The Atlantic Clemson… I mean Coastal… Conference seems a forgone conclusion once again in 2020. No other team has hoisted the ACC Championship Trophy since Florida State in 2014, and the odds of it happening this year are not good. Even at -350 odds on Clemson to win the conference seems like a deal inked in pen. And Virginia doesn’t change that. The last conference loss by the Tigers came at the hands of the Syracuse Orange on Oct. 13, 2017. There is a bevy of Clemson football prospects that will hear their name called in April. But first, they have to play Virginia.
The betting spread for Saturday’s game is over two touchdowns. It will take an inordinate amount of poor play from some incredibly talented individuals for this Clemson team to lose to the Cavaliers. Expect to feast your eyes on the wonders of backup Tigers quarterback D.J Uiagalelei, who is exactly the player you’d cerate in Madden from a height/weight standpoint at 6-foot-5, 250 pounds. It’s mind-boggling that someone can be that naturally large as a freshman in college. But he’s backing up Trevor Lawrence.
Clemson Tigers vs. Virginia Cavaliers | Top Football Prospects: QB Trevor Lawrence
He’s been alright so far. He’s just completing over 80% of his passes for 14 yards-per-attempt. Some of the throws he made in the opening week of college football displayed exactly why he’s going to be the first-overall pick in the NFL Draft. His blend of arm talent and athleticism is special. The only physical attribute he possesses that won’t make NFL decision-makers drool is his somewhat lean frame.
His three touchdowns on the ground are no coincidence. When things got more difficult in the College Football Playoffs against Ohio State and LSU, it was his legs that provided the difference between being a nuisance and an absolute menace to the defense.
RB Travis Etienne
Etienne is one of the most explosive offensive weapons in the nation. It’s difficult to lose games in college football when the team deploys the potential top draft picks at both quarterback and running back. Etienne possesses a blend of speed and balance that is rarely seen, and even at just a bit over 200-pounds, he’s able to break tackles and create yards after contact.
But to truly be the draft’s RB1, he needed to become a more well-rounded back. His ability as a receiver before the 2019 season was nearly non-existent, to the point where he even admitted it made him “nervous.” He still isn’t in the mold of a Christian McCaffrey, routing up linebackers and safeties from a receiver alignment. But with his explosiveness and ability in space simply getting him the ball in space behind the line-of-scrimmage can end in a touchdown.
Etienne’s speed cannot be understated. No angle is too obtusely taken. His ability to take the protractor and snap it in half is unparalleled by a back of his caliber. If he’s able to fine-tune his vision and feel for peeling back wide zone run looks, it’ll be game over for defenders both in college and the pros.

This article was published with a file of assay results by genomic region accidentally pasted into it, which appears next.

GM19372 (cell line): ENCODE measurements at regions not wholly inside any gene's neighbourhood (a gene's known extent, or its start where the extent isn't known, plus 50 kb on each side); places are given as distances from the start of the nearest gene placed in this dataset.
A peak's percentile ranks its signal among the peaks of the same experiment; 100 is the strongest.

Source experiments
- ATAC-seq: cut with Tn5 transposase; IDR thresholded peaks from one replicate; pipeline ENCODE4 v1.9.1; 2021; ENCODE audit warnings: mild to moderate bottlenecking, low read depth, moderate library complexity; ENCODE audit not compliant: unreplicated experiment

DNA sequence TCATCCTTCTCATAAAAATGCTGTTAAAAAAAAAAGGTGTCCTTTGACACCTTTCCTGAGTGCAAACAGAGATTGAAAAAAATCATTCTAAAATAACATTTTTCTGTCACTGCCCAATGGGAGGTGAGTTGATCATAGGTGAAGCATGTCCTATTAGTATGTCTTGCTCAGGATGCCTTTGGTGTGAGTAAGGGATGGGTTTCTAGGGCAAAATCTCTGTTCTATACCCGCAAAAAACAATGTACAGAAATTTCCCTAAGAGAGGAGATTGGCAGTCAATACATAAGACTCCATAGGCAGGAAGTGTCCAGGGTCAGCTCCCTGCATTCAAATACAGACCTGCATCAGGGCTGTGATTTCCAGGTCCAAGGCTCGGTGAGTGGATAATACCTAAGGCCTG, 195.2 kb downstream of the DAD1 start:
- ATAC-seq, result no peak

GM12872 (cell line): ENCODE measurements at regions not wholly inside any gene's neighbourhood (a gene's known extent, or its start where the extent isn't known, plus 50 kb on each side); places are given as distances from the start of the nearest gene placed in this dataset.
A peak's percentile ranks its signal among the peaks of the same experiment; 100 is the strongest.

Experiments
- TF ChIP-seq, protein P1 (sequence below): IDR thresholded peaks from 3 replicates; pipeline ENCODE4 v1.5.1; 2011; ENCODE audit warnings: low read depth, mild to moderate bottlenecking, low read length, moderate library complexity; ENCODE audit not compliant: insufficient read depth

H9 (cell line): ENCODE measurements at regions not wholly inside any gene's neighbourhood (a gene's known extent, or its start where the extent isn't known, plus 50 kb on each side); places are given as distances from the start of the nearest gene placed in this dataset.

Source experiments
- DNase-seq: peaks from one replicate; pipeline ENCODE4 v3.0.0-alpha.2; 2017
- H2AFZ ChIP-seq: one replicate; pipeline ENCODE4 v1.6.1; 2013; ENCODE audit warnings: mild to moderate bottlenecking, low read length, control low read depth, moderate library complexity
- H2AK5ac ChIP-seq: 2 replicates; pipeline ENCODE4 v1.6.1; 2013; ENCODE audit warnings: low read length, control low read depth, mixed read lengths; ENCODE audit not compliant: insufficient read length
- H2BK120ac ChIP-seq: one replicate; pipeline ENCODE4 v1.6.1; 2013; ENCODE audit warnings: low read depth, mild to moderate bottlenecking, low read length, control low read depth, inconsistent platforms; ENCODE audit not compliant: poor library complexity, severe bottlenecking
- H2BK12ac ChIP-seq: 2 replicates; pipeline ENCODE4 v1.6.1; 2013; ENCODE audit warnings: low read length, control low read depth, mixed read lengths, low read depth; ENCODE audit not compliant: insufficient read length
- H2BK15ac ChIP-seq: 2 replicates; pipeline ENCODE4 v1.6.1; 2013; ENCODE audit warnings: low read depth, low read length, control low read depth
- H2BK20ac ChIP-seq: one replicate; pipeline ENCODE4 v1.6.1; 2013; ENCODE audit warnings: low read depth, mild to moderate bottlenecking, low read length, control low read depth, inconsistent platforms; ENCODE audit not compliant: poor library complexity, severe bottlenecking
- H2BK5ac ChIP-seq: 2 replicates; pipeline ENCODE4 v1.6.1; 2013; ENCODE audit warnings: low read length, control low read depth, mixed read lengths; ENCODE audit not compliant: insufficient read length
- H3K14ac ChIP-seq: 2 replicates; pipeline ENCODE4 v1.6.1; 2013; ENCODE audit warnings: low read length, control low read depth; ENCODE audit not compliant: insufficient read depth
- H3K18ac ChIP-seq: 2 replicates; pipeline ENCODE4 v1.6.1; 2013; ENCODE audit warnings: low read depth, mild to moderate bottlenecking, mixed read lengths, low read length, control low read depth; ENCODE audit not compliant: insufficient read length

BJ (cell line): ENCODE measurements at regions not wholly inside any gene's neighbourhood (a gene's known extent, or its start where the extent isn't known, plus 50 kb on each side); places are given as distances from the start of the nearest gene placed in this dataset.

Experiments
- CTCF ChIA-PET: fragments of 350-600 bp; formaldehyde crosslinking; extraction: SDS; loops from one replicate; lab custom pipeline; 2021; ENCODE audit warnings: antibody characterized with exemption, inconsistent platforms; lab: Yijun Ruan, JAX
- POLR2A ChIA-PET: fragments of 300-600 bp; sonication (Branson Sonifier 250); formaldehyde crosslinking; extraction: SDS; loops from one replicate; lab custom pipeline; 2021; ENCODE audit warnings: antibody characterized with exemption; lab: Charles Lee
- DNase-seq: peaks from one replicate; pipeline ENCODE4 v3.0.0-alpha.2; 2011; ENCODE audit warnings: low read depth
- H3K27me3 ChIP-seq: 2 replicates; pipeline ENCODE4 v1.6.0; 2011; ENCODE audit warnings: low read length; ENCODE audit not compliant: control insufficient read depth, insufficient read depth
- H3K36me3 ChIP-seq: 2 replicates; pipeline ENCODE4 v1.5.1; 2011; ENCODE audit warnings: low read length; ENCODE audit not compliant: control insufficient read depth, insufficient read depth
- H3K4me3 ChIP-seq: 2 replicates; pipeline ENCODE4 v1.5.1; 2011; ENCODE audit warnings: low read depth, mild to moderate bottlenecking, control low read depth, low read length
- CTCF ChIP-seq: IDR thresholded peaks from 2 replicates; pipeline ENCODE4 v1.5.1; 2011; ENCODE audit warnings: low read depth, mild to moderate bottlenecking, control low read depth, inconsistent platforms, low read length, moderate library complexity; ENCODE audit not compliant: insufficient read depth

WR Amari Rodgers
Rodgers is an intriguing prospect simply due to the fact that he’s built in the new modern mold of a receiver in a running backs body. The young man is built with a thickness that makes you wonder how he became a receiver in the first place. He stands at a listed 5-foot-9 and 210 pounds, and he looks every bit of it when you see him on the field. It’s easy to see a role for him that is a mix between Titan’s receiver A.J Brown and 49ers receiver Deebo Samuel, although admittedly at a lower level of production and talent.
That frame plays to the physicality you’d expect, too. Rodgers is a tough down with the ball in his hands, particularly when it comes to smaller slot defenders attempting to corral him. Hopefully, in 2020 we see him run a more complex route tree to showcase his abilities because at the moment his tape is limited to simpler one-plant routes. It’ll be interesting with the departure of Tee Higgins and the injury to Justyn Ross to see if we see isolated whip, return, and vertical double moves like blaze outs on big-time third downs.
OT Jackson Carman
He’s not quite the behemoth that Mekhi Becton was coming out of Louisville, but it doesn’t make him any less impressive as a physical specimen. He stands 6-foot-5, and at 345 pounds, the power you’d expect from a young man this size is certainly there. When Carman is able to latch on the breastplate of a defender, there’s no guarantee that defender won’t disappear underneath him as he grades a road for Lawrence or Etienne.
What keeps him from being a top-tier prospect is that although his functional athleticism is enough for success, he isn’t the athlete that Becton was coming out. He generally does a good job keeping in his half-man relationship. However, his feet have a tendency to remain still once he reaches his set points, and he leaves himself susceptible to counters. The real matchup to watch with Carman will be when they play Pittsburgh. Unfortunately, we won’t see him play Chris Rumph and Victor Dimukeje in the regular season to get a great feel for his game against great pass rushers.
CB Derion Kendrick
Kendrick is the most intriguing of all the Clemson football prospects and is one of the more intriguing players in the country. He was recruited as a wide receiver but was quickly transitioned to cornerback in the spring of 2019. He stuck there and ended up starting at cornerback at a legitimate powerhouse school after never before playing the position before at the college level.
He still has a lot to learn regarding the position, but his natural ability is evident with every rep. His ball skills are evident from his days as a receiver, and if the technical ability comes along with his natural abilities, he could become one of the more well-known cornerback prospects in the nation for the 2021 NFL Draft.